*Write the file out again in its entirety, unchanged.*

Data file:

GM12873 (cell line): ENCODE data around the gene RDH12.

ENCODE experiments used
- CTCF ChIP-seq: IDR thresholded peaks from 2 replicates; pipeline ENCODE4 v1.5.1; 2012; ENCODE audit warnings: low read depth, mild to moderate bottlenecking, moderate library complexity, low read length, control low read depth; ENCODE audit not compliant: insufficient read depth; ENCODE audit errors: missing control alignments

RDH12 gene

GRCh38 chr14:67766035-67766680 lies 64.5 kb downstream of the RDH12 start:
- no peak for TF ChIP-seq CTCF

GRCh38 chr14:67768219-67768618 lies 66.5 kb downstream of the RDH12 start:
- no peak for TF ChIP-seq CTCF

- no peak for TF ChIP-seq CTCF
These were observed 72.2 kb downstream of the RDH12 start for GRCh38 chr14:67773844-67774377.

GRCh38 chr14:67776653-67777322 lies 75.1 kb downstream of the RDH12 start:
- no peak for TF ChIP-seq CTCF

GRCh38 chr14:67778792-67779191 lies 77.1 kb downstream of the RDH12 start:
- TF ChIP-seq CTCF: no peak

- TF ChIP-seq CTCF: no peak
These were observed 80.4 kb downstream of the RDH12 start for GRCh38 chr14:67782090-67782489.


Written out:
GM12873 (cell line): ENCODE data around the gene RDH12.

ENCODE experiments used
- CTCF ChIP-seq: IDR thresholded peaks from 2 replicates; pipeline ENCODE4 v1.5.1; 2012; ENCODE audit warnings: low read depth, mild to moderate bottlenecking, moderate library complexity, low read length, control low read depth; ENCODE audit not compliant: insufficient read depth; ENCODE audit errors: missing control alignments

RDH12 gene

GRCh38 chr14:67766035-67766680 lies 64.5 kb downstream of the RDH12 start:
- no peak for TF ChIP-seq CTCF

GRCh38 chr14:67768219-67768618 lies 66.5 kb downstream of the RDH12 start:
- no peak for TF ChIP-seq CTCF

- no peak for TF ChIP-seq CTCF
These were observed 72.2 kb downstream of the RDH12 start for GRCh38 chr14:67773844-67774377.

GRCh38 chr14:67776653-67777322 lies 75.1 kb downstream of the RDH12 start:
- no peak for TF ChIP-seq CTCF

GRCh38 chr14:67778792-67779191 lies 77.1 kb downstream of the RDH12 start:
- TF ChIP-seq CTCF: no peak

- TF ChIP-seq CTCF: no peak
These were observed 80.4 kb downstream of the RDH12 start for GRCh38 chr14:67782090-67782489.